Marci Alboher is a leading voice in the advocacy of encore careers—later-in-life work that combine personal meaning, continued income and social impact. Marci has been rethinking the world of work since she created the popular Shifting Careers column for The New York Times. Now a vice president at Encore.org, a non-profit think tank, Alboher recently chatted with The Allstate Blog about finding a job in retirement.
Allstate Blog: You’ve been writing about the workplace for years—when did the idea of an “encore career” hit your radar?
Alboher: Back in 2007, I interviewed Marc Freedman who coined the phrase “encore careers” and wrote about it for one of my New York Times’ columns. I became intrigued about the idea of a new stage of work sitting where retirement used to sit, and the idea of taking what had traditionally been seen as the leftover years and, instead, fashioning them into something with great meaning.
AB: Boomers are now entering this stage, but isn’t there a great debate over what that’s going to mean for society?
A: The wave of aging baby boomers is often portrayed as a big problem, as if the great grey wave of retirees will bleed the Social Security coffers. Instead, why not look at this as a windfall of talent available to solve big social problems. Encore careers can provide a triple win by affording people a way to make a difference in the world and in their own lives, and make a living too.
AB: How big is the encore career movement?
A: Our latest research shows that 9 million people are currently doing work we define as an encore career: a second act with a contribution to greater good. And 31 million more are interested.
AB: Is this a boomer-specific trend?
A: Boomers might be the first generation to really think about the idea of 20 bonus years packed on to life. But boomers are just the first to enter this stage. The encore pioneers are reminiscent of the early wave of women who broke barriers in the workplace. And like those pioneers, future generations may not think there’s anything unusual about people embarking on ambitious second and third acts, or having a job after retirement.
AB: So, who is the typical candidate for an encore career?
A: There’s no one-size-fits-all. Some people hit an “is this all there is moment” and they’re ripe for reinvention. Others are spurred to action after a layoff, or some other significant life event. I’ve also talked to countless women, who started careers and then interrupted them for a period of full-on parenting. By the time those women re-enter the workplace in their fifties, they often feel as if they are beginning their careers from scratch. They’re perfect candidates for encore careers.
AB: Where are the most likely job prospects?
Boomers might be the first generation to really think about the idea of 20 bonus years packed on to life.
A: Most encore opportunities seem to fall into five categories: education, healthcare, the environment, government and the nonprofit world. If you’re looking at where the most hiring will be, definitely consider healthcare. Nurses, physician assistants, and all kinds of medical support positions are projected to be in demand for the foreseeable future. There are also a variety of newer healthcare roles and many of them—like wellness coaches and health care navigators—don’t even require a medical background. Many people are also drawn to working with young people in their encore years – either as teachers or in other roles in schools. Teachers in special education, math and science are in particular demand. As lifelong learning becomes more prevalent, that will create more jobs.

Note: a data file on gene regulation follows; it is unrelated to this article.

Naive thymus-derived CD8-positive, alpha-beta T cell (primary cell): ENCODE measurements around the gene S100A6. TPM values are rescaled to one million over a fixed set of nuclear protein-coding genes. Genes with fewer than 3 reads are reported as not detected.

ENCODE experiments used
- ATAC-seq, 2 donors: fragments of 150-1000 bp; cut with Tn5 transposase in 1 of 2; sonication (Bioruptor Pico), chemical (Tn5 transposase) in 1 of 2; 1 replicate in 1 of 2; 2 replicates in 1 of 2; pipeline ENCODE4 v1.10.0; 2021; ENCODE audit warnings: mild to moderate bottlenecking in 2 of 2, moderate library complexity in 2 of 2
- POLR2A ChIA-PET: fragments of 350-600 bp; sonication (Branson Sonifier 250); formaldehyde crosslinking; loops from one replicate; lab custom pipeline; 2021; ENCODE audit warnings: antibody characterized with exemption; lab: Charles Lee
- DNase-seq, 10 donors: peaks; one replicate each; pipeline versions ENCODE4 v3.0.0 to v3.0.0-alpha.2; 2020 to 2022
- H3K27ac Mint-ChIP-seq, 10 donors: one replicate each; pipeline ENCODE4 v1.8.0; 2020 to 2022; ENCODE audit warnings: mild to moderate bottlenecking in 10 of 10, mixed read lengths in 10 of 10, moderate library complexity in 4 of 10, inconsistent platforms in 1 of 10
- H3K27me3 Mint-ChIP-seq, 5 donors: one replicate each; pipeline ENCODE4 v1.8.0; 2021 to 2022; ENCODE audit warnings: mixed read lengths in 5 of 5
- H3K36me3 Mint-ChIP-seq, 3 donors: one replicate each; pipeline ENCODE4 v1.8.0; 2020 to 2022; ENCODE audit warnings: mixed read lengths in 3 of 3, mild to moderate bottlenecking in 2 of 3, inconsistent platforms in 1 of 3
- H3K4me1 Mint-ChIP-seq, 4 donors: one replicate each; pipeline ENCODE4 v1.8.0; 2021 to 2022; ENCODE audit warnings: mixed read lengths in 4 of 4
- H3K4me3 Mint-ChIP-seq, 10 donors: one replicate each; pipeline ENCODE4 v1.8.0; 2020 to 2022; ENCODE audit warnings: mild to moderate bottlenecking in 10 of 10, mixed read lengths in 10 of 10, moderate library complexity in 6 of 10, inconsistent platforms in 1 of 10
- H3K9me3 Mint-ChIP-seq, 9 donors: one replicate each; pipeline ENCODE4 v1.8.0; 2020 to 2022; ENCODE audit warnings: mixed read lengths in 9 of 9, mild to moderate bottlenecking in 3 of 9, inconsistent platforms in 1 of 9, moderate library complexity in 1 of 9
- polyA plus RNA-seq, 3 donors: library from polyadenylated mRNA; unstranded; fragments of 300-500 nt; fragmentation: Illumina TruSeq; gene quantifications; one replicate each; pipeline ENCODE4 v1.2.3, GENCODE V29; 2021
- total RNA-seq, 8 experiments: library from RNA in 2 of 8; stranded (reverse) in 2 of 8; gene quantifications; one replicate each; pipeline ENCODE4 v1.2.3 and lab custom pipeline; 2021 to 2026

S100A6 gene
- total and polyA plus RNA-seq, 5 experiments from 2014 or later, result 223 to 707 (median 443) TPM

AB: What about the idea of age bias? Does it still exist?
A: Certainly. And the best remedy is to be current in your field. Age bias tends to come up a lot less when you have the proper credentials and training for a role. If you don’t have the background needed, consider taking classes or volunteering to pick up what you need. The flipside of age bias is that there are some areas where older people have an advantage. So, look for opportunities where life experience and collective wisdom are appreciated—coaching and mentoring are attractive to people in this life stage. And this is why healthcare is frequently such a good fit.
AB: How simple is the transition into this new stage of work?
A: It’s not easy. It takes a lot of time. Our research shows that the average transition, where people are often not earning an income, is 18 months.
AB: What’s the best way to start preparing for an encore career?
A: My number one tip: plan as far ahead as you can! What can you be doing now to set yourself up? Put money aside for the time when you’re working on retooling (whether it’s going back to school, retraining, or just taking time to transition). You also want to do some work that’s internal, to find out what you want to do in this next stage. It may be a long time since they’ve checked in with yourself, and you may find that what you want now is quite different than what you wanted the last time you asked yourself that question.
But a word of caution: You can take self assessments and do “What Color is Your Parachute” and all that, but, ultimately, you need to get out of your head and into the world. Go to events, network in new communities, and volunteer in areas that speak to you.
It’s the best way to narrow things down, cross things off your list and hone ideas.
Photo credit: Marcia Ciriello.
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